Half of the 12-year-olds in Malta can freely access the internet from their bedroom, while another quarter have cable TV in their sleeping area, according to fresh research.
Traditional media barely features in lives of 12- to 15-year-olds
The ability to surf the net from the privacy of their bedroom rises with age to 62 per cent for 13-year-olds and 63 per cent for 14-year-olds.
These figures emerge from the preliminary nationwide research of Velislava Hillman as part of her postgraduate work, at a time when society is debating the hyper-sexualisation of teens through media and social networking.
The recent controversy over teen parties where girls younger than 14 cavort in lingerie, mimicking erotic dancers has also led to a debate on whether this is typical teenage rebellion or the disintegration of values coupled with parents’ lack of supervision.
The study took a sample of 744 youngsters aged 12 to 15, with a small percentage of 16-year-olds, with a proportionate representation of students in state, Church and private schools.
There is no recent or past research available on media consumption of youngsters under 16, so Ms Hillman set out to fill this vacuum. The questionnaire was based on that used by the Kaiser Family Foundation, an established non-profit organisation in the US.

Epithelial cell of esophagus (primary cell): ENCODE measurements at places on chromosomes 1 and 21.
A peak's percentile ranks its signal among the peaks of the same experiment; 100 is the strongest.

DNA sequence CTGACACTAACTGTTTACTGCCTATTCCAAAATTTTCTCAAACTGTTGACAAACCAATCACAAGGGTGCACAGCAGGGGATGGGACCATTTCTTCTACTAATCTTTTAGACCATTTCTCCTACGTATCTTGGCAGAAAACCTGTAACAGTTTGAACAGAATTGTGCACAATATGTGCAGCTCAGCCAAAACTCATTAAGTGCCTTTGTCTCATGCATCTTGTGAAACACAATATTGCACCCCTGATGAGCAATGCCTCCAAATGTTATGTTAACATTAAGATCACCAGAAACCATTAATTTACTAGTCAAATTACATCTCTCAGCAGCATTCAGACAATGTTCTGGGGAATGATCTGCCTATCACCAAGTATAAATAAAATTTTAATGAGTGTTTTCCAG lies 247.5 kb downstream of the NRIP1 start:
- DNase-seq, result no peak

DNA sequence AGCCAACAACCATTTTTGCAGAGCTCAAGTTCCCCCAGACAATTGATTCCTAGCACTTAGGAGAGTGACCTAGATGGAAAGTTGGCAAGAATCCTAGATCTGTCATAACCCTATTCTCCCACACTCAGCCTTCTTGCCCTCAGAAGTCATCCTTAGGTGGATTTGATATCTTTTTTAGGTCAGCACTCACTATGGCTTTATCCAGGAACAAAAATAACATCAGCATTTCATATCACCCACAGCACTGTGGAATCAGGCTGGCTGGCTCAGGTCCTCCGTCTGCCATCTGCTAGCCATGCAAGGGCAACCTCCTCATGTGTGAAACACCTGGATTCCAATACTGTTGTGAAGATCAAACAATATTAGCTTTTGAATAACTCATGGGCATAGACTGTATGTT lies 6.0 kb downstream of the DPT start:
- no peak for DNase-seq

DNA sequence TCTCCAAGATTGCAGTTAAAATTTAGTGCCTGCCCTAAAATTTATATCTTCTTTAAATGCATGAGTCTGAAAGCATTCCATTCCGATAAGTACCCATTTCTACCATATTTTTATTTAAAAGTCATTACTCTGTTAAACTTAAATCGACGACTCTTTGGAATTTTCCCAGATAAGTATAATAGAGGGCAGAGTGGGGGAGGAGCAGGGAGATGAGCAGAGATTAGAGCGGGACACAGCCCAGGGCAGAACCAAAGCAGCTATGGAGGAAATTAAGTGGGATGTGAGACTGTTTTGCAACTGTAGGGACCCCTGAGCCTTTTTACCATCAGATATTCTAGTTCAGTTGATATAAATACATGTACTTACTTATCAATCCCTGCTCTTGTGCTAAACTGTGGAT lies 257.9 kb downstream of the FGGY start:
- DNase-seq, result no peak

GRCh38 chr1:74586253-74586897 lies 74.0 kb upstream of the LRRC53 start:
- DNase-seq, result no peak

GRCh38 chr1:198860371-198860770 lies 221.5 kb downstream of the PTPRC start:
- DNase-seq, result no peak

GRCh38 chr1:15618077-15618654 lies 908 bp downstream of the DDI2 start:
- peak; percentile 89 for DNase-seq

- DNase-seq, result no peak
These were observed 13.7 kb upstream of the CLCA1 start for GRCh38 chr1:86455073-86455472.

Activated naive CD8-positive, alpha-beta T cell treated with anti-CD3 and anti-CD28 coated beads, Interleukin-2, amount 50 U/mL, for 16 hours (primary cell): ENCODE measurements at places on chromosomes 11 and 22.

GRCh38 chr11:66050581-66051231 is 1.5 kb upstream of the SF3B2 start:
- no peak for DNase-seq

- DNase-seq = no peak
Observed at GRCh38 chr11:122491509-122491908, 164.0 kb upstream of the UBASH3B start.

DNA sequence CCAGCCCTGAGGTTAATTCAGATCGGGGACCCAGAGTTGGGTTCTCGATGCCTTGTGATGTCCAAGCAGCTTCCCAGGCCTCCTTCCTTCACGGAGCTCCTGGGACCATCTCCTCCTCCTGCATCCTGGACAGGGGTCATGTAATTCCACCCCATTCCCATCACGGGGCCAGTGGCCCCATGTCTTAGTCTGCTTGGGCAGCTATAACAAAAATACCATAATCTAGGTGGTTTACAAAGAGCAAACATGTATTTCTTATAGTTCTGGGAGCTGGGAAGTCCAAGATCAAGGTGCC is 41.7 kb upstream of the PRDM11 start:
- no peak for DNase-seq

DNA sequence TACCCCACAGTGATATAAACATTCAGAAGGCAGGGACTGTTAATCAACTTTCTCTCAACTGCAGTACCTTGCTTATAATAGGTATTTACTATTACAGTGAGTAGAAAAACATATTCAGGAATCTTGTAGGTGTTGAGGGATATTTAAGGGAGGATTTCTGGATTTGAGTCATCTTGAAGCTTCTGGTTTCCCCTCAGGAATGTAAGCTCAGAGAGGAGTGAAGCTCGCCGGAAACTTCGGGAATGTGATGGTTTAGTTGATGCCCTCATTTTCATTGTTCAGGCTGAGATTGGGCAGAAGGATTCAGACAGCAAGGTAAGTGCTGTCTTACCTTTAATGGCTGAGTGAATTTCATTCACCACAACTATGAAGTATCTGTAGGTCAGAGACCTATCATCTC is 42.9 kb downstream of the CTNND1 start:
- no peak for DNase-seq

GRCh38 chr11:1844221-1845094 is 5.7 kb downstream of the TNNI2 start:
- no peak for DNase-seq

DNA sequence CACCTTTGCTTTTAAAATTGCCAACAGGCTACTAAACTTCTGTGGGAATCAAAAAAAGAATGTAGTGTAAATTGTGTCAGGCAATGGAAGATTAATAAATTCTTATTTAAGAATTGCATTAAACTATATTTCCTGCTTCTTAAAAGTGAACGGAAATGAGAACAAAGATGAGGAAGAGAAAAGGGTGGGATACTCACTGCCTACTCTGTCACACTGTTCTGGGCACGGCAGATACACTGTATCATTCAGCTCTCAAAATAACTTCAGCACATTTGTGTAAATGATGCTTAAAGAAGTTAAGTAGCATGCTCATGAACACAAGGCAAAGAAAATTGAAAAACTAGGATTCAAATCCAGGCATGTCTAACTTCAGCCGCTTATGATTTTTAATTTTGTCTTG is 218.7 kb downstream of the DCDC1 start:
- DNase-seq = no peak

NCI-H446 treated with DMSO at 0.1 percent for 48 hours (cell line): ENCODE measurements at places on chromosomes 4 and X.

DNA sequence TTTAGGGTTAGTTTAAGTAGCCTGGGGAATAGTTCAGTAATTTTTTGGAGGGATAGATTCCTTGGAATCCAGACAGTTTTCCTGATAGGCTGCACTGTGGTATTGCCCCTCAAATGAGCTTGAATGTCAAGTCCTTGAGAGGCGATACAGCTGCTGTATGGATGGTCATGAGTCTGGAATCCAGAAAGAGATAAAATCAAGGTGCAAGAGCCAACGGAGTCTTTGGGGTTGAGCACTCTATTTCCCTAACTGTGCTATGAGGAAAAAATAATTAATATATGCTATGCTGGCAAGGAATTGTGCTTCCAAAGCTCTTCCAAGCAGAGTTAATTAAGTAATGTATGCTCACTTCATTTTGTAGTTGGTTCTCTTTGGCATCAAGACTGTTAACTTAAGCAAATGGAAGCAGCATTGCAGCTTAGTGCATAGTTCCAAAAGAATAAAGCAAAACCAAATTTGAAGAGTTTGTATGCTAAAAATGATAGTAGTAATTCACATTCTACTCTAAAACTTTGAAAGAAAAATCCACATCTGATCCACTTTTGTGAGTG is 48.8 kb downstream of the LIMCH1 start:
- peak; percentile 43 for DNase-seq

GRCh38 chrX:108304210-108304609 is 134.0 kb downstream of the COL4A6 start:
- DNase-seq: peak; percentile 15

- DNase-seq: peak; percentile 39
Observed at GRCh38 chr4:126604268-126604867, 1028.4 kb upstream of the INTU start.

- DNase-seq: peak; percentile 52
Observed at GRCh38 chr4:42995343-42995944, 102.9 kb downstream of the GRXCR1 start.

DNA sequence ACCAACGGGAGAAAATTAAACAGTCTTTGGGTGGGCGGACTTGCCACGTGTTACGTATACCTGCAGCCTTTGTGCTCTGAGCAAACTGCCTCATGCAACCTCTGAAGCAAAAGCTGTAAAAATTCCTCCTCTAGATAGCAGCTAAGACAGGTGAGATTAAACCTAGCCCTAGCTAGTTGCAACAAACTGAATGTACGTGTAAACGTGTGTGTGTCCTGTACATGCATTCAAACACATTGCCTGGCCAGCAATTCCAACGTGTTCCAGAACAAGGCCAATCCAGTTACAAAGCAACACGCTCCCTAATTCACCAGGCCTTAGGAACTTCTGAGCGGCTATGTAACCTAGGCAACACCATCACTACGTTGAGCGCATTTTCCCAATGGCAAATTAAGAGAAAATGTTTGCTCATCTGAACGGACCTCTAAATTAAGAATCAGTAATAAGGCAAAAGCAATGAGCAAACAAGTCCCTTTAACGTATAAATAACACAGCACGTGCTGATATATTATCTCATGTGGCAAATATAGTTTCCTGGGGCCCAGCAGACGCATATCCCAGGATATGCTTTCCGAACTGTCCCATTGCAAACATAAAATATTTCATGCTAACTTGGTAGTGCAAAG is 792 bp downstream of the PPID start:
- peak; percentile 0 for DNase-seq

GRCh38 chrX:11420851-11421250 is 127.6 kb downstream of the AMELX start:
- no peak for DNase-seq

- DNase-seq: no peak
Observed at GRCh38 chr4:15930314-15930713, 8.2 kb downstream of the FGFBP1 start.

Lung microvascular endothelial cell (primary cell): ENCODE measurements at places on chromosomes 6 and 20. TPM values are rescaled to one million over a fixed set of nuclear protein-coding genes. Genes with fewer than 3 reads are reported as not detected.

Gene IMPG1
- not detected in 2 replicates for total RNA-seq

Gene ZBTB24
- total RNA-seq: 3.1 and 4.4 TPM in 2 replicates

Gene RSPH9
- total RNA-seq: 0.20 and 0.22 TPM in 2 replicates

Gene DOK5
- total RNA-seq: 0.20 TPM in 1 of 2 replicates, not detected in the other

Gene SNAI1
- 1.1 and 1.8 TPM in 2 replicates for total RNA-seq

The study measures the time young people spend with media on a daily basis, their multitasking habits, and their performance in school in relation to media consumption, among others.
“I wanted to establish what youngsters consume at this tender age where they are shaping their attitudes and value system. It is important for parents, teachers and policymakers to be aware of the situation,” Ms Hillman said.
The figures shed light on the young generation and exposes shifts in their parents’ lifestyle and attitudes towards the impact new media has on their children.
Research abroad has shown the time young people spend with new media technologies is equivalent to a full-time job, and this is reflected in Malta, where children as young as 12 own a mobile phone (96 per cent), an iPod or MP3 player (73 per cent), a smartphone (43 per cent), and video games (43 per cent).